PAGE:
Introduction to datasets

In the Berkeley Studio you can make use of datasets. Generally speaking, a dataset is a collection of structured data. Most people are more or less familiar with datasets as they appear in spreadsheet software, like Microsoft Excel. For example, consider the following example in Excel:

A employee spreadsheet in Microsoft Excel
A employee spreadsheet in Microsoft Excel

In this dataset there are columns and rows, presenting data on each employee. Let’s imagine that we want to use this data in a Berkeley Studio model. In the following sections, we’ll explain how datasets work in the Berkeley Studio, how they are made and how we can use them. Datasets are slightly more difficult to grasp than most other elements of the Studio. Therefore, we advise beginners to do the guided tour first. Furthermore, please take a look at model structure and input types.

The structure of a dataset

When using datasets, there is a difference between the structure of the dataset and the actual data. Recall the Excel spreadsheet we used before? The columns in the spreadsheet give structure to the data: they determine where the employee names belong, where the salary and so on. The rows then present the actual data, the employees themselves. The picture below illustrates this:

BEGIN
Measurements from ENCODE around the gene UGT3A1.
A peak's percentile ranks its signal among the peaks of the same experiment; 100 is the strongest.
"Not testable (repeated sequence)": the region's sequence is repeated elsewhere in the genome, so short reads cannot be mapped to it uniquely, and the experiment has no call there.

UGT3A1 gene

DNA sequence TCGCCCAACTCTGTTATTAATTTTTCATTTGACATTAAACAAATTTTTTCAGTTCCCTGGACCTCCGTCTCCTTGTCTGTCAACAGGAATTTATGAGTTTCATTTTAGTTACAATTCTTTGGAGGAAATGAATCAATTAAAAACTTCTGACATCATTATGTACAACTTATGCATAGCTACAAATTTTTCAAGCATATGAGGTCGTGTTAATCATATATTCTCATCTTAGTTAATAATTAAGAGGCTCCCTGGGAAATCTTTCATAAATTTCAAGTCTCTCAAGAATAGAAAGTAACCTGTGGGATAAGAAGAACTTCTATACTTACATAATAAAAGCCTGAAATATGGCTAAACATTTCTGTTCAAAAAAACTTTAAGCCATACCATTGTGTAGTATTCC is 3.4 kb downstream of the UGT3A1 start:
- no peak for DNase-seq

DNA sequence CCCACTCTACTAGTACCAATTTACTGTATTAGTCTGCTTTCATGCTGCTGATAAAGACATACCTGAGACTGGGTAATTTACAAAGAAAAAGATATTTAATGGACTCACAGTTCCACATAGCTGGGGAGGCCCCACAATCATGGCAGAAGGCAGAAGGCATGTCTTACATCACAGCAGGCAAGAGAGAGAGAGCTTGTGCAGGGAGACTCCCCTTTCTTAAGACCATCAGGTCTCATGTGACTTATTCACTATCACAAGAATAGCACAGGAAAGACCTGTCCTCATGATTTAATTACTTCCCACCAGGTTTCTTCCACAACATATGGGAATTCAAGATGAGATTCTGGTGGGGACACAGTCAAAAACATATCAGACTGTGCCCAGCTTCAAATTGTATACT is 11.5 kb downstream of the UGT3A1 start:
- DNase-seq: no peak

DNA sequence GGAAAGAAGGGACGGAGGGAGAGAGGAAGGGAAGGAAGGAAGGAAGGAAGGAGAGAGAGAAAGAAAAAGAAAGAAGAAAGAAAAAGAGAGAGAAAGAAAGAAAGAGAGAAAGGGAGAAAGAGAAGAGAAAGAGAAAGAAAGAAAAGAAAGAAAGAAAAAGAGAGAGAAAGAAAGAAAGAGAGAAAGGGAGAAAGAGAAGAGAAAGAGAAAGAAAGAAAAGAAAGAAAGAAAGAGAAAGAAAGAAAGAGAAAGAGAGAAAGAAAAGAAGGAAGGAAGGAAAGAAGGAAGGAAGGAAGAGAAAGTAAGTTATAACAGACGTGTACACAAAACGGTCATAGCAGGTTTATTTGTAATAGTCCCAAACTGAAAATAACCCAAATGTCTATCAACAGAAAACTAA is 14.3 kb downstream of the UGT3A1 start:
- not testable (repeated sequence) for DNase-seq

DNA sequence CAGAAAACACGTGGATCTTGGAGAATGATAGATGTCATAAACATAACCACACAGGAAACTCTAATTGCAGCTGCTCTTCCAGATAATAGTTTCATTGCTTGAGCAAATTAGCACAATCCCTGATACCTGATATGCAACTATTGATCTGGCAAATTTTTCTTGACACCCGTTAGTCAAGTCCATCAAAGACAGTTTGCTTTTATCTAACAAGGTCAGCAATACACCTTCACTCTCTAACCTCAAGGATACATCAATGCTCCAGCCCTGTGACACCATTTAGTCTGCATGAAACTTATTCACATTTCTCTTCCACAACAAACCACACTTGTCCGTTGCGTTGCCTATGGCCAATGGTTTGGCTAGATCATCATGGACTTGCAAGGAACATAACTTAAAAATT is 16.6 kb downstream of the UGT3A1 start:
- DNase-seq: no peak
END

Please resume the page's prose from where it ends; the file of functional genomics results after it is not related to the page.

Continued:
Data structure in Excel
Data structure in Excel

In the Berkeley Studio, datasets work like this: First we have to create a structure for our dataset and then we can put the data in there. However, in the Berkeley Studio the structure is not created with columns but with a graph. So in order to create a dataset, we first create a graph (the ‘structure’) and then fill it with information (the ‘actual data’). You can put information in a dataset right away (from an Excel file, for example) or you can allow the end user of your model to fill it. For now, let’s take a look at the uses of a dataset.

Why use datasets?

You can use datasets for almost everything. Examples are input for questions, presenting tables to users and accessing data from outside your model. More importantly, datasets can be filtered, parts can be selected and you can throw away parts.

For now, we will use the Excel example. In the next sections, we’re going to make a model that allows the user to view different parts of the dataset and edit it.